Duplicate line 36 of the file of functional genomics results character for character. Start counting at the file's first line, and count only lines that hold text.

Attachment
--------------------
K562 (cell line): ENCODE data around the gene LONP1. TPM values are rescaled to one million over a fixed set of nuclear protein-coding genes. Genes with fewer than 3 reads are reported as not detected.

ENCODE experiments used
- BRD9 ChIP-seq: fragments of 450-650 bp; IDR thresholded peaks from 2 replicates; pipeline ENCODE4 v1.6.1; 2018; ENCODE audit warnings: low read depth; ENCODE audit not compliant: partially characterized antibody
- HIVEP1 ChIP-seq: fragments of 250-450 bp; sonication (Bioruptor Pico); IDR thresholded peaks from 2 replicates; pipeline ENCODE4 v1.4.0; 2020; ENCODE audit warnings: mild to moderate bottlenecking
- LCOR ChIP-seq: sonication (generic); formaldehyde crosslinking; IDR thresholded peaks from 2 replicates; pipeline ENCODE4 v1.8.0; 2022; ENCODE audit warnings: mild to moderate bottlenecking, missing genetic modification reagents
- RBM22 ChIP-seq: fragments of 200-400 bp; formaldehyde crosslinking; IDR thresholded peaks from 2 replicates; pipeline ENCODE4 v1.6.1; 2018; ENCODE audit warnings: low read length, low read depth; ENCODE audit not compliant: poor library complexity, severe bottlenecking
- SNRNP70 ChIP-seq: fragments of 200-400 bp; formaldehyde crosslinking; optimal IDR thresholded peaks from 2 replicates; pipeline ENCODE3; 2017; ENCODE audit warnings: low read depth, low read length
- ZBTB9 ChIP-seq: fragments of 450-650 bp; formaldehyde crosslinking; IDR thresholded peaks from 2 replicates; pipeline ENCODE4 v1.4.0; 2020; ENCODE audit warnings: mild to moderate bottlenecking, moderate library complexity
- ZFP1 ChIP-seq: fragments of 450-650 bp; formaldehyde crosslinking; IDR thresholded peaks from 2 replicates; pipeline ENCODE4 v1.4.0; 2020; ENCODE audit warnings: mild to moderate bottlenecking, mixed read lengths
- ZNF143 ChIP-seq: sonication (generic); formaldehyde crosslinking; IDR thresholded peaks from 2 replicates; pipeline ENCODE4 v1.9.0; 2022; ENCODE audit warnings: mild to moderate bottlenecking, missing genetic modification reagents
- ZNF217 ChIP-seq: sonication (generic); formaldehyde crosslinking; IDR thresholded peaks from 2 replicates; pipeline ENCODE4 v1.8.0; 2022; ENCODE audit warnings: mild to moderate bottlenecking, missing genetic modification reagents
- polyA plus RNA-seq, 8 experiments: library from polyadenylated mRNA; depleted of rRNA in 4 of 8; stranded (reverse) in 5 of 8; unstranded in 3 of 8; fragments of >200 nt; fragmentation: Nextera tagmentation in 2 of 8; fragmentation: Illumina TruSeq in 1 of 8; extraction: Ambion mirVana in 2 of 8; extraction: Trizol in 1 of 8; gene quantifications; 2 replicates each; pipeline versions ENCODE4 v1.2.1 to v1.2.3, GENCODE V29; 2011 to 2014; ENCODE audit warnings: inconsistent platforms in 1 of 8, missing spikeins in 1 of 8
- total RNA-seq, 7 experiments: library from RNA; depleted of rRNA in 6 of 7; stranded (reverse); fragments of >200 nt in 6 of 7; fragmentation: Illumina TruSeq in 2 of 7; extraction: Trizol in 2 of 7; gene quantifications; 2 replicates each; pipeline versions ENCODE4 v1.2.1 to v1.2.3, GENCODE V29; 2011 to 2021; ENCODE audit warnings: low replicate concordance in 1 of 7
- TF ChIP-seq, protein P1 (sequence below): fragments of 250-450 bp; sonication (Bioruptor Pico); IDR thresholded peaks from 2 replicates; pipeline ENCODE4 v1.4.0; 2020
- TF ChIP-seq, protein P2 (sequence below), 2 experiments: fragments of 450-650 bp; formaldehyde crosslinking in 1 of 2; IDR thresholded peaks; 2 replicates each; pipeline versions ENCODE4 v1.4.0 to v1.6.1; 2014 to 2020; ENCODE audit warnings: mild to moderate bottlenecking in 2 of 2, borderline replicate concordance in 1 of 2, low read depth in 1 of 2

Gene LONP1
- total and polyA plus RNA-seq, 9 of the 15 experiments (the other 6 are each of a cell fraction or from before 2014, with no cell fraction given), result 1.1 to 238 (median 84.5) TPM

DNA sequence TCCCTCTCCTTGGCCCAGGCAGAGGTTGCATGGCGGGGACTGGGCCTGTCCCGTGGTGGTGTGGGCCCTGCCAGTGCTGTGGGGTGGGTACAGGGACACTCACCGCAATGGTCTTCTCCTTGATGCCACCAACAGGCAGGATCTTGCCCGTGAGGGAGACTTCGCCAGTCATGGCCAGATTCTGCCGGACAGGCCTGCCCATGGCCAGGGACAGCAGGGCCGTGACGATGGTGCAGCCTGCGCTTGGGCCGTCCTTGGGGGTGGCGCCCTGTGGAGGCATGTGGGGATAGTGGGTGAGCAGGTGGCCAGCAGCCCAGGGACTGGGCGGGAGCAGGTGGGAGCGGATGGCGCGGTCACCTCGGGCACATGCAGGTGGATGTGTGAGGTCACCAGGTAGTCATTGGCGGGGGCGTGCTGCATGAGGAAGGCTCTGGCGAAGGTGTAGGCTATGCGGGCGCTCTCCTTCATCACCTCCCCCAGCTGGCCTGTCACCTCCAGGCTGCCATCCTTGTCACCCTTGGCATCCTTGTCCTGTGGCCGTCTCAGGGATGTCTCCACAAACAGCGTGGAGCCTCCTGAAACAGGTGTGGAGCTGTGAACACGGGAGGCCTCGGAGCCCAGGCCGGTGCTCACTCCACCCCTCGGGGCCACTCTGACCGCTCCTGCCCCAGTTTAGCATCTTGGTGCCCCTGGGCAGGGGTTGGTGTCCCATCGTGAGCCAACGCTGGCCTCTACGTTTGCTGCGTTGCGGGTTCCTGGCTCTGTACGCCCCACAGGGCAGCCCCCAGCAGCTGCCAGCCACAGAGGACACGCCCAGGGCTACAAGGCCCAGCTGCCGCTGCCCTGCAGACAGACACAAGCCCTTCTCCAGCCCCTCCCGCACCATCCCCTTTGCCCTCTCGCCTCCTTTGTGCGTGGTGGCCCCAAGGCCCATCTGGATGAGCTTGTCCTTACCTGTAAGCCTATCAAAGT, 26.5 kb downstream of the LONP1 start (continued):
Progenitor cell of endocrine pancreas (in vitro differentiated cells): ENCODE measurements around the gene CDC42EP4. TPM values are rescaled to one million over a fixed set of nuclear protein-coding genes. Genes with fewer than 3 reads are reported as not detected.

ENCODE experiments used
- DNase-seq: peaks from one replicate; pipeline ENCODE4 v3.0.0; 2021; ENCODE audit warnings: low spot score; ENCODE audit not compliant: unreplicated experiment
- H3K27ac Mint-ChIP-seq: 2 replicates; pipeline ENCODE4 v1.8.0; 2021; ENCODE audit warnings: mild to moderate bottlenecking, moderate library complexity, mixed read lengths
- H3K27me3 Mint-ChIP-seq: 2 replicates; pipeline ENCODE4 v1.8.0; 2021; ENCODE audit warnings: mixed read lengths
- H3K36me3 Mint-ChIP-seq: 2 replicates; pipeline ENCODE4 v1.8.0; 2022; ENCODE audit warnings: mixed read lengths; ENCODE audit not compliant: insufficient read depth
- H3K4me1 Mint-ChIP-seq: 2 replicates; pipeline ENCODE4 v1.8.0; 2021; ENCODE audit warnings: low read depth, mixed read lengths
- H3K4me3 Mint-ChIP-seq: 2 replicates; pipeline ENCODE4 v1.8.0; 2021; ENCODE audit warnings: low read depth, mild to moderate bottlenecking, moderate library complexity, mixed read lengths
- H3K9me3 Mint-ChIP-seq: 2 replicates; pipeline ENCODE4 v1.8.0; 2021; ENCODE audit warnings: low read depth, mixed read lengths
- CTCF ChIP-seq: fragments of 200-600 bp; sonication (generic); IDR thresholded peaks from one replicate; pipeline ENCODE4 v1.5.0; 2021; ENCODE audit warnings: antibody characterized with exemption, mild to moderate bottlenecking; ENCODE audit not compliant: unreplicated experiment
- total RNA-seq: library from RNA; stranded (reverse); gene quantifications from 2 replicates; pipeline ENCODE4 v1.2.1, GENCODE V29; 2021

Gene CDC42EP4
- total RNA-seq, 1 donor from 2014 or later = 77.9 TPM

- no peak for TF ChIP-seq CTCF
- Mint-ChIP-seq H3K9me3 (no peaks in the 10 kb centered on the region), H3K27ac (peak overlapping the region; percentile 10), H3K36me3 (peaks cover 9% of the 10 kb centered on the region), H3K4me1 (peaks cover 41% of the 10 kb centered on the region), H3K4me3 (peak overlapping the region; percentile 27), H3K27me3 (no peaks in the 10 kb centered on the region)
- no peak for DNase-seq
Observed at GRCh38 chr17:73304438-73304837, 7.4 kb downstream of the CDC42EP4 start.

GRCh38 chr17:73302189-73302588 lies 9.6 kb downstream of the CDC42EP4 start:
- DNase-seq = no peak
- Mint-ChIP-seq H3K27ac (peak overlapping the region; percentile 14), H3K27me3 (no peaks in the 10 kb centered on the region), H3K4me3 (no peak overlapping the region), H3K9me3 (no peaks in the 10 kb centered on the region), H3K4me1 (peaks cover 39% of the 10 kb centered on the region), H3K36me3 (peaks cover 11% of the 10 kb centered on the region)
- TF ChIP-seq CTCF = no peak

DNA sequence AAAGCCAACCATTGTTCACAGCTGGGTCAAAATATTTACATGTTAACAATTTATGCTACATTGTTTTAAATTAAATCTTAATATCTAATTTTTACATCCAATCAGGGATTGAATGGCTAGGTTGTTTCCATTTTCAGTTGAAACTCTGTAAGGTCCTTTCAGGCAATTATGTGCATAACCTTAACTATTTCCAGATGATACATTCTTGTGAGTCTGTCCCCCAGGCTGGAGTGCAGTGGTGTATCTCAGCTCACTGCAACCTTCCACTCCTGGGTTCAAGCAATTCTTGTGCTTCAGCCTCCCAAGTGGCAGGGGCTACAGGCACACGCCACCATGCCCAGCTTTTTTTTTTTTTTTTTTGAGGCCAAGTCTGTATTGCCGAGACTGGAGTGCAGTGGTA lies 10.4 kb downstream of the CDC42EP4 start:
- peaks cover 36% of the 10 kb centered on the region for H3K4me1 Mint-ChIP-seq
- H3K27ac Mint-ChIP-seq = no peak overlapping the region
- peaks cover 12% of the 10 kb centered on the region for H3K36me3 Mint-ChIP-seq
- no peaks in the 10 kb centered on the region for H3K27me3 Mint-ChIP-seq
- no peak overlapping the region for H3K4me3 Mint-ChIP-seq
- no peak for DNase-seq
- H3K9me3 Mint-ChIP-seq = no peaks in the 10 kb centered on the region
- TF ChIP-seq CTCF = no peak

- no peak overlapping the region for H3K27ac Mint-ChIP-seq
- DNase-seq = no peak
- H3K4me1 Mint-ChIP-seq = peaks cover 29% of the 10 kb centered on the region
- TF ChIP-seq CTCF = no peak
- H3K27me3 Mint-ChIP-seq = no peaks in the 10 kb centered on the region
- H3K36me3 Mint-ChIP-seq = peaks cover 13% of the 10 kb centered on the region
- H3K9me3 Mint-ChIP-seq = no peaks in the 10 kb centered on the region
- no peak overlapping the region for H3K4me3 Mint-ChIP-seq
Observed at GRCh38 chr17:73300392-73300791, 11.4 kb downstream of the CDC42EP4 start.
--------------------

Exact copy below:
GRCh38 chr17:73302189-73302588 lies 9.6 kb downstream of the CDC42EP4 start: